Duncan will be returning for a second season to the San Juan Islands as an Outdoor Odysseys guide and adventure filmmaker.
Born in San Mateo, California, Duncan grew up SCUBA diving, backpacking and sailing. After college he spent a year working in the South Pacific on a dredging barge in Tahiti, on lobster boats in New Zealand and as a concrete carpenter in the Hunter Valley of New South Wales. Duncan returned to California to work in finance for two years before joining the US Navy where he served for 32 years leading small teams around the world in extremely dynamic environments.
As an adventure athlete Duncan competed in and completed adventure racing events of up to 500 miles in the ESPN X-Games, the Southern Traverse of New Zealand, and the Raid Gauloises. Each race had extensive mountain biking, trail running, rafting/paddling and land navigation components. As a cyclist he has ridden from Canada to Mexico and the length of New Zealand. In 2014 Duncan finished the Leadville 100 mountain bike race in Colorado in under 12 hours and ran the Boston Marathon “Shadow Run” in Bagram, Afghanistan the following year. Duncan earned a BS in Finance from the University of Southern California, an MBA in Marketing from UCLA’s Anderson School, and a certificate in venture innovation from the Stanford Graduate School of Business IGNITE program. Duncan’s newest guiding ambition is to teach his brand-new granddaughter to kayak in the summers ahead. Kennedy will be four weeks old on the day Duncan leads his first trip of the 2019 summer!
Most amazing outdoor and/or wildlife experience you’ve ever had?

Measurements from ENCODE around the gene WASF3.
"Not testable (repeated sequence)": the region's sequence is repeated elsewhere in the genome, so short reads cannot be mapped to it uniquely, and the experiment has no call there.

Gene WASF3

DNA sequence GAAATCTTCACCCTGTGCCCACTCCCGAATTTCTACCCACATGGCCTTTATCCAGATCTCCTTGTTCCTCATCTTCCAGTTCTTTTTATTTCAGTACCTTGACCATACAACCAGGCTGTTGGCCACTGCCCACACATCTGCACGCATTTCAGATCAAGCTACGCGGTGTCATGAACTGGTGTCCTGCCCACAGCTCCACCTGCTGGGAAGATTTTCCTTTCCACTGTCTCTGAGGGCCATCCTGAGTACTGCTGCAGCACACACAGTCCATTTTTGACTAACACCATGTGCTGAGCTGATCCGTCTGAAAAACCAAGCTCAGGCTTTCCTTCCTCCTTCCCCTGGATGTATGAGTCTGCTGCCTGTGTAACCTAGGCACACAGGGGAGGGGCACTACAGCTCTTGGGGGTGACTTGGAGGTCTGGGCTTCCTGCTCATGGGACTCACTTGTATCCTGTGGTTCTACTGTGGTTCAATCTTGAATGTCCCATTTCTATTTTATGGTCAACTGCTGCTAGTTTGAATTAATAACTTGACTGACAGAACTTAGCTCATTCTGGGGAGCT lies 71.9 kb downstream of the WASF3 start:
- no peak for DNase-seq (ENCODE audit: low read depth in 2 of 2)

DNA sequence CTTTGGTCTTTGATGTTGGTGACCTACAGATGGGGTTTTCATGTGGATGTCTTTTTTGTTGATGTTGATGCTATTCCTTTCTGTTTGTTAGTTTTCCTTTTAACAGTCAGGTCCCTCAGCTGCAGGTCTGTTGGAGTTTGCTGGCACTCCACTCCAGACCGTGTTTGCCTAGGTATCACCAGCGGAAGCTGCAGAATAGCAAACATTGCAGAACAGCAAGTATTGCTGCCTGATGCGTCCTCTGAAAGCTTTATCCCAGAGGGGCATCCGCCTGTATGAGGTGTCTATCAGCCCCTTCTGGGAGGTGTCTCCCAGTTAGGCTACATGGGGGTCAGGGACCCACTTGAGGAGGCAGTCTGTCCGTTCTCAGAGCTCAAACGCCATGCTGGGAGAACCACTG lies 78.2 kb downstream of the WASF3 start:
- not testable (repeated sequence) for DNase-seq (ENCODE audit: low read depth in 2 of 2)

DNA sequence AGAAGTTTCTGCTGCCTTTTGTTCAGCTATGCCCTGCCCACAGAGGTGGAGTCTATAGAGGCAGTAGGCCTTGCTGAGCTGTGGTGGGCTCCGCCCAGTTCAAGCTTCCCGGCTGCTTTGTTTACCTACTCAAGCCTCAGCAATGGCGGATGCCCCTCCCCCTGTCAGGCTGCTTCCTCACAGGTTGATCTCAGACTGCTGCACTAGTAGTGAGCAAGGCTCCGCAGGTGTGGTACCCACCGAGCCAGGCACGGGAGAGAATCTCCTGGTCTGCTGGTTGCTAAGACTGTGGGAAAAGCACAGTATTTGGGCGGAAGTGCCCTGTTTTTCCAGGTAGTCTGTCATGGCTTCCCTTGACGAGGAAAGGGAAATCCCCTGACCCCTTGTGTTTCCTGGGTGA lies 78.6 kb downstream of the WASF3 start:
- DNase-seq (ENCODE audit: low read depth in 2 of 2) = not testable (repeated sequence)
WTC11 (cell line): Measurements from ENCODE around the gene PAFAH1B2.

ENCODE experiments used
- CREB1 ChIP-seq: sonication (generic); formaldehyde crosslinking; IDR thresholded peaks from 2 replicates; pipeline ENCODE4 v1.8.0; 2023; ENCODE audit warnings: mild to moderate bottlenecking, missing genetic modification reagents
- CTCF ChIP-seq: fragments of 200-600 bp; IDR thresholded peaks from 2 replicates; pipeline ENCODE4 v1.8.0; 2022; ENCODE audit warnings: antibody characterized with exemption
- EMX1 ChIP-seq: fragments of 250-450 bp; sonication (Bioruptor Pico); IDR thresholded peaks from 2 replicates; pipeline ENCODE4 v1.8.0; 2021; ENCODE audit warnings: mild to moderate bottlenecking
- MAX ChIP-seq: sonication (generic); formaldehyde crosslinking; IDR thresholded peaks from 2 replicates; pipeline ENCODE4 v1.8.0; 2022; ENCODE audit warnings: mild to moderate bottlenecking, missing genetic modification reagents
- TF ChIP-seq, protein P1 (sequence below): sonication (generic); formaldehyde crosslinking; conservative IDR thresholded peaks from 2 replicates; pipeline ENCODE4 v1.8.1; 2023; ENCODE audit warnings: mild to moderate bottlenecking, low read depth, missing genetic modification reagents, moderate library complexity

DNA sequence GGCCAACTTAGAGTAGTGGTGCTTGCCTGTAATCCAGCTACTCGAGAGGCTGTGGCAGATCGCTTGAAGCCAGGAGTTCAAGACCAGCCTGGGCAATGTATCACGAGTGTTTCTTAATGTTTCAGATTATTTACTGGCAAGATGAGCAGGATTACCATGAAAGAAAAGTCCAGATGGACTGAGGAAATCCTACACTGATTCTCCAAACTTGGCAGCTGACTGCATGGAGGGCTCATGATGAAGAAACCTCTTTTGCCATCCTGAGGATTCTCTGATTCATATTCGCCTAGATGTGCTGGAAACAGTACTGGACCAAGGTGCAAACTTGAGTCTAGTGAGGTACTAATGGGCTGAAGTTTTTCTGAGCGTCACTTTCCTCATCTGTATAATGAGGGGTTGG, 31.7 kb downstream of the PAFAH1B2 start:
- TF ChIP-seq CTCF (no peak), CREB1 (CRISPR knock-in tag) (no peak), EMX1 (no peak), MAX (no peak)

On my first kayak paddle to Catalina Island (the other island paradise of course after the San Juan Islands) we set out on the water a few hours before dawn with a heavy marine layer of clouds and fog. The previous night we had estimated our paddling speed, the Pacific currents, and the wind in order to determine a bearing that would get us safely to Two Harbors on the northern part of Catalina Island. For much of the 24-mile, six-hour paddle we couldn’t see land in any direction, but we did keep a keen eye on our compass bearing. When the fog cleared, we were within several hundred yards of our intended landfall. Careful planning and trusting our gear paid off. And the wildlife reward included seeing flying fish, a shark, a huge sunfish and a dozen Garibaldi all in a single day.
Most incredible whale sighting?
Back in the era of film cameras, photographers used to say “You are only as good as what you shoot with your last frame of film.” Well, on the very last day of the 2018 Outdoor Odysseys kayaking season we were paddling just south of Lime Kiln Park when six Orcas worked their way to the north right past us. We of course rafted up and minimized noise and movement in an effort to not disturb the whales or alter their behavior.